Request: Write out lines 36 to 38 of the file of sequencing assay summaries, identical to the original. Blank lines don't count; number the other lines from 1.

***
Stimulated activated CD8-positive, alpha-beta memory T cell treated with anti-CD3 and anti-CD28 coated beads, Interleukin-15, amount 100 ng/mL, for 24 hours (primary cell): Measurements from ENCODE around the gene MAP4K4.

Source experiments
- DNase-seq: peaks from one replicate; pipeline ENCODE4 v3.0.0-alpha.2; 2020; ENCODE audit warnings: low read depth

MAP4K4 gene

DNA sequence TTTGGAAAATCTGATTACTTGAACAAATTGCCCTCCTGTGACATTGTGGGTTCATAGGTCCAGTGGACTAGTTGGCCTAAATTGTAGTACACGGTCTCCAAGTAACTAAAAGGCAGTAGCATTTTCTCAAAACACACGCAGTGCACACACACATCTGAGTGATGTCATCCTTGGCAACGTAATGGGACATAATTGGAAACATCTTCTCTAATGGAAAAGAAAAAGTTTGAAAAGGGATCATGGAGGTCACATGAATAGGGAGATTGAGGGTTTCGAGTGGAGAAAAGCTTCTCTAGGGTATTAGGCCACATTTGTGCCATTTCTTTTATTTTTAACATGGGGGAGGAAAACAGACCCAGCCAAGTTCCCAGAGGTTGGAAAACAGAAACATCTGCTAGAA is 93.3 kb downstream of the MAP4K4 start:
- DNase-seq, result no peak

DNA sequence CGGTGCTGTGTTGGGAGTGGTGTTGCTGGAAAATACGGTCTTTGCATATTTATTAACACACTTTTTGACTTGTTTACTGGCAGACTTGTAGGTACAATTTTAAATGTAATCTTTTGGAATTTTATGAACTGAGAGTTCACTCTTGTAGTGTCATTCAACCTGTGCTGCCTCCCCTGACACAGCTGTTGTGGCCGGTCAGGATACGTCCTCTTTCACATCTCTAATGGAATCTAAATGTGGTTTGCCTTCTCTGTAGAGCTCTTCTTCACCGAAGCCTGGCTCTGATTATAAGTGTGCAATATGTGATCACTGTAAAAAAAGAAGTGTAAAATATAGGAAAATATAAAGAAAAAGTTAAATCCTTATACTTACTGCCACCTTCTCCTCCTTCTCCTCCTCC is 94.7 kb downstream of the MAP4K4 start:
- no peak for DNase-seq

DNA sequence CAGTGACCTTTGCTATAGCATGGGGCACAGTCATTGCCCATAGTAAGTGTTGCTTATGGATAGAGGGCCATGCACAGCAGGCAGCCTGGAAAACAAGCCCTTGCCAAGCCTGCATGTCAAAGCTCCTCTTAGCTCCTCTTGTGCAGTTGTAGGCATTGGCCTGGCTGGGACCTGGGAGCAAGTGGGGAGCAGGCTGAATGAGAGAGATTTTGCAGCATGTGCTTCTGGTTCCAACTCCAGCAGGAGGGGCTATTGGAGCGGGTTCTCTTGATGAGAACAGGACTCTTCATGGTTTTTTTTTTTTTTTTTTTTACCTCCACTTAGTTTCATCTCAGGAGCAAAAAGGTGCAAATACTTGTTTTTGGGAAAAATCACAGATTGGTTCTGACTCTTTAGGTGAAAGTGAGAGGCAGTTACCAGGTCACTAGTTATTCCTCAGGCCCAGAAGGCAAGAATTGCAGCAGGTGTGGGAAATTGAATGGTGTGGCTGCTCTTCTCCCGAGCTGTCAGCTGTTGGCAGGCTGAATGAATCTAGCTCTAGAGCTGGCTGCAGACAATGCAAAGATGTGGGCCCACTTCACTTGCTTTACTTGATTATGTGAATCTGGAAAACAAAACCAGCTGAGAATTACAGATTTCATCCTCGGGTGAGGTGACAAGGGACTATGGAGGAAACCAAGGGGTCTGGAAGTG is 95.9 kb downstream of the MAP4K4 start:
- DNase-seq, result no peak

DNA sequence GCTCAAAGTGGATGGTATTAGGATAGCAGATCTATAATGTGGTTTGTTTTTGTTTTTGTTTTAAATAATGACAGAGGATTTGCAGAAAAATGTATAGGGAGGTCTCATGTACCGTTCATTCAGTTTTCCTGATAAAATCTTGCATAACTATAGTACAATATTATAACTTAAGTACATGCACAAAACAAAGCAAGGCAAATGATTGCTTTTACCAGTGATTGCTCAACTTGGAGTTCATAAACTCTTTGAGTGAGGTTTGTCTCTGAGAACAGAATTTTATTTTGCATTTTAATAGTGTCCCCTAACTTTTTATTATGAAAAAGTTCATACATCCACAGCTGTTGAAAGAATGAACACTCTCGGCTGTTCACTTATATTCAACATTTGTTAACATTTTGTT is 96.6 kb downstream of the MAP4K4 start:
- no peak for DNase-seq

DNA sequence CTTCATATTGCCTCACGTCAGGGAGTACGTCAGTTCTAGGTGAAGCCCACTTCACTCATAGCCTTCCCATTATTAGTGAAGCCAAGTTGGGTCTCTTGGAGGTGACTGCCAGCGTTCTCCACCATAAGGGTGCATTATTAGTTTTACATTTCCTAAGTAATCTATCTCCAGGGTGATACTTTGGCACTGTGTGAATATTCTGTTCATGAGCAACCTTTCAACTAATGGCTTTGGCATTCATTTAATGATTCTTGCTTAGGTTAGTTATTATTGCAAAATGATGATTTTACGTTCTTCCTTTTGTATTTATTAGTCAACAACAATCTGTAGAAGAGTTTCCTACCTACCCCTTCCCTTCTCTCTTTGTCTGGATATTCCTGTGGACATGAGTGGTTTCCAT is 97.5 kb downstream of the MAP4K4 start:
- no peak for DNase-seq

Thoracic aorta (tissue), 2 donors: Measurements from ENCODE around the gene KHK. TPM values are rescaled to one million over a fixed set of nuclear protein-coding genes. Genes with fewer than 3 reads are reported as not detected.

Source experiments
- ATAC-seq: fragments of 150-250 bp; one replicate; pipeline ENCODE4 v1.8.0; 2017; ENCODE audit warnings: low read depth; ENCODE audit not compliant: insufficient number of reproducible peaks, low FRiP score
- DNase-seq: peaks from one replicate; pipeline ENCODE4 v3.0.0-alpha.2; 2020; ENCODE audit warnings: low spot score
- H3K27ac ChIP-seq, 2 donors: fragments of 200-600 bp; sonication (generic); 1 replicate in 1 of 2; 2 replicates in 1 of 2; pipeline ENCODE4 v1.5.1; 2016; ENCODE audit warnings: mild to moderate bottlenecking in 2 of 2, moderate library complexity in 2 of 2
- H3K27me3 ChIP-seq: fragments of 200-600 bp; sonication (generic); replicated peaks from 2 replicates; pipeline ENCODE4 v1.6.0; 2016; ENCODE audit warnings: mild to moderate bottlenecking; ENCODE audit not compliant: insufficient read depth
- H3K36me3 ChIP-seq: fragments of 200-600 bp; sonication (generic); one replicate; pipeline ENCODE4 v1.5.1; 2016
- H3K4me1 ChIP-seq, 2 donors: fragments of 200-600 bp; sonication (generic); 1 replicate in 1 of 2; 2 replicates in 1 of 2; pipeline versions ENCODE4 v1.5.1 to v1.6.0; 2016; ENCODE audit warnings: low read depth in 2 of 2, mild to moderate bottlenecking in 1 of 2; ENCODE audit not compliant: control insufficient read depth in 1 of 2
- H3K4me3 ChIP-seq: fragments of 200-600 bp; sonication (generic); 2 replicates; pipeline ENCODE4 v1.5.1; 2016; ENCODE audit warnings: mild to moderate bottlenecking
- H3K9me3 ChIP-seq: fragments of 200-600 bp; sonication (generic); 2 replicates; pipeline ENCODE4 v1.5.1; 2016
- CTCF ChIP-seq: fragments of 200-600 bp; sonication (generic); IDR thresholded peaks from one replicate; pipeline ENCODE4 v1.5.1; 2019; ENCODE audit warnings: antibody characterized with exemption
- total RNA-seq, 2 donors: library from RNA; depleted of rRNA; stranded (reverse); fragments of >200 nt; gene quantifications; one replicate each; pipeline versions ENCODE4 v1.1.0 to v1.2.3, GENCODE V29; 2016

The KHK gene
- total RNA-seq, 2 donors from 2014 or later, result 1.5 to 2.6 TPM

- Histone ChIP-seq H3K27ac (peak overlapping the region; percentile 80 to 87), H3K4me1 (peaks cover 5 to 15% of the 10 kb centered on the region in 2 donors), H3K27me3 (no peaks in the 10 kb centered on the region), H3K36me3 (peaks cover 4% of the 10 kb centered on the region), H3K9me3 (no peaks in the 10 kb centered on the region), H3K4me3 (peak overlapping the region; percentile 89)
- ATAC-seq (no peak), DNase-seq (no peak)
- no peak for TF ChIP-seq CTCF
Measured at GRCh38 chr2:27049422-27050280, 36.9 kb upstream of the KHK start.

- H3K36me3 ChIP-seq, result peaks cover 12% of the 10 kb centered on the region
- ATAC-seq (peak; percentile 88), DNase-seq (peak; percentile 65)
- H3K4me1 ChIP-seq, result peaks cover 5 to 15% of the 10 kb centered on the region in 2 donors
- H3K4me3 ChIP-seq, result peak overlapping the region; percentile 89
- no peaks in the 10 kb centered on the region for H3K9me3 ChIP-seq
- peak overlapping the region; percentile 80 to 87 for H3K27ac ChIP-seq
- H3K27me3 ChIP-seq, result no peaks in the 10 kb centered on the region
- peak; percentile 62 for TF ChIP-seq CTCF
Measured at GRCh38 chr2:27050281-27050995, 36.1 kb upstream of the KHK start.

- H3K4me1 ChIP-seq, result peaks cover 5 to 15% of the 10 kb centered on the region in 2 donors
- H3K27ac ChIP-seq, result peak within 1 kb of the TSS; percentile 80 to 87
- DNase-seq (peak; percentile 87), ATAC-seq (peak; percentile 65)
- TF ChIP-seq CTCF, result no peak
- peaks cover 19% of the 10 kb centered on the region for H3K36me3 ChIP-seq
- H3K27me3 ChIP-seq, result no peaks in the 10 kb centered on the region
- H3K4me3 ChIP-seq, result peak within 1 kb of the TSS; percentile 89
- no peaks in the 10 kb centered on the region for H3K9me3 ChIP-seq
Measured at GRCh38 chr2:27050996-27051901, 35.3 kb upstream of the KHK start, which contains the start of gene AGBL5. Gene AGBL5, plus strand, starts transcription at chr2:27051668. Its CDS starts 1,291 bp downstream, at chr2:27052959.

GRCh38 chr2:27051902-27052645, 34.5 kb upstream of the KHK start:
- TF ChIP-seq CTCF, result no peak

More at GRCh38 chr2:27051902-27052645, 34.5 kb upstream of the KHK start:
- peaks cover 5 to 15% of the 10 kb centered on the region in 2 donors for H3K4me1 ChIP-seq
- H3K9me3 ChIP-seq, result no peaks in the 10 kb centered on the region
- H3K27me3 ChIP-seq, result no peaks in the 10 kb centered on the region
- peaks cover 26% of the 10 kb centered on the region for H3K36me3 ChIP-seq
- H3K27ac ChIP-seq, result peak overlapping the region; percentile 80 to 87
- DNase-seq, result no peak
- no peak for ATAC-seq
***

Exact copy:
- H3K4me3 ChIP-seq, result peak overlapping the region; percentile 89
- no peaks in the 10 kb centered on the region for H3K9me3 ChIP-seq
- peak overlapping the region; percentile 80 to 87 for H3K27ac ChIP-seq